“Are you actually planning to turn a national palace into a private business school?” a shocked French official asked of Olivier Giscard d’Estaing some 50 years ago when one of the key founders of INSEAD asked permission to use the Chateau of Fontainebleau as a home base for the school.
“No,” replied Giscard d’Estaing. “We are talking about the art of management, which will attract Europe’s business elites to France.”
Despite INSEAD being granted a one-year, non-renewable lease to use the chateau at the last moment, Giscard d’Estaing managed to stay at his post in Napoleon III’s former office overlooking the English Garden for seven years.
Fifty years later, the founders and the first MBA class came back to INSEAD and the chateau to celebrate the school’s success and recollect.
Three of the key founders were present: Olivier Giscard d’Estaing, founding Director of INSEAD and today Chairman of the INSEAD Foundation; Claude Janssen, Chairman of the INSEAD Board (1982-2004) and currently Honorary Chairman of the Board; and Roger Godino, one of the school’s original professors and Dean of Faculty.
Other key figures from INSEAD’s early days included Claude Rameau (MBA ’62), a former Dean of INSEAD and founder of the school’s Executive Education department, presently vice-chairman of the INSEAD Board; Jean-Marie d’Arjuzon (MBA ’60 – the first class), founding President of the Alumni Association, and Michel Gauthier (MBA ’61), founding Chairman of the INSEAD Alumni Fund.
Present in spirit at the ceremonies: the late Georges Doriot, who, as early as 1955, had the idea of creating a French business school to train future leaders of private companies – a counterbalance to France’s “Ecole Nationale d’Administration,” which focused on state-run enterprises, and which attracted most of the country’s business talent at the time. Doriot’s vision was a case method of study as used at Harvard, where Doriot himself had taken a degree.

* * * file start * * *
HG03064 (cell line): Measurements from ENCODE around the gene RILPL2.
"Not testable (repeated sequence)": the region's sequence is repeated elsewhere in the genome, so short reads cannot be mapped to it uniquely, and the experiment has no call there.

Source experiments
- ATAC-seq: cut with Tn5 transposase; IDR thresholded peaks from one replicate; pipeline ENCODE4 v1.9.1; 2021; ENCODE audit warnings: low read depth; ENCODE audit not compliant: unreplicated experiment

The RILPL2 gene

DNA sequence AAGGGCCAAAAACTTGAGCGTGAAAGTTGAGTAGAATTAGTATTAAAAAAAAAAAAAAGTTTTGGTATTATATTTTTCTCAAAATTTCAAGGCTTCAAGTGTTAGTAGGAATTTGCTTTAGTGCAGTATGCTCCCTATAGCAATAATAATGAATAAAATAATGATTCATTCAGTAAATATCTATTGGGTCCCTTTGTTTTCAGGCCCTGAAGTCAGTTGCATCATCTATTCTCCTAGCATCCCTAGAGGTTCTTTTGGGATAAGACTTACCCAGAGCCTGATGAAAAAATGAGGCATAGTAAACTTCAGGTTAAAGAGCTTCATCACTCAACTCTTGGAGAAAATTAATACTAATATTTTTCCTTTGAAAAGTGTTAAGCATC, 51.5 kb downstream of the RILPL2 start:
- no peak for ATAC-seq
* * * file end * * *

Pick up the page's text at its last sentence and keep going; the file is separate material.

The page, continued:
He approached the Paris Chamber of Commerce (CCP), received lukewarm initial support, and, undaunted, went to the Strasbourg Chamber of Commerce, where he received support and the impetus for a broader dimension to the school which would become INSEAD, the ‘Institut European d’Administration des Affaires,’ or ‘European Institute of Business Administration.’
Initially, in 1958, the school had a budget of five million francs for one year of preparation and another 10 million for the first year of operations. These small budgets gave the school its first test of ingenuity. Harvard and IMEDE offered INSEAD the use of its case studies and teaching materials free of charge; companies such as Pecheney, Saint Gobain, the three French national banks, IBM and the Ford Foundation became corporate sponsors; and professors (all part-time, as the school couldn’t afford full-time faculty) designed their own case-based curriculum.
Roger Godino was among them. Today, he says, “INSEAD can help re-shape capitalism, as the economy of the world changes. We must not forget our European roots.”
Those roots today stretch into Singapore, Abu Dhabi, Israel, and New York. The Asia campus in Singapore opened when Gabriel Hawawini was Dean of INSEAD. “The major concern was … would the students come?” he says. “But of course they did and now we also have our campus centre in Abu Dhabi. And this is not like other universities where you have a main campus and then satellites.”
“I chose INSEAD because of the quality of education, the diversity of staff and student body,” says Lebanese scholarship recipient Anna Germanos (MBA ’09), who spoke at the ceremony. Germanos holds a degree in electrical engineering from the American University of Beirut; she intends to return to her native land to work in business upon graduation in December.
One of the highlights of the Founders’ Day event was an exhibition in the chateau itself, documenting the school’s 50 years in photos, film and artefacts – including the recreation of Olivier Giscard d’Estaing’s office (his desk had to be hauled out of storage), and of the original classroom.
Each founder was presented with a 50th anniversary plaque commemorating their contribution and dedication to the school. “We would like to thank the founders for setting the bar so high,” said INSEAD’s current Dean, Frank Brown. “Long live INSEAD.”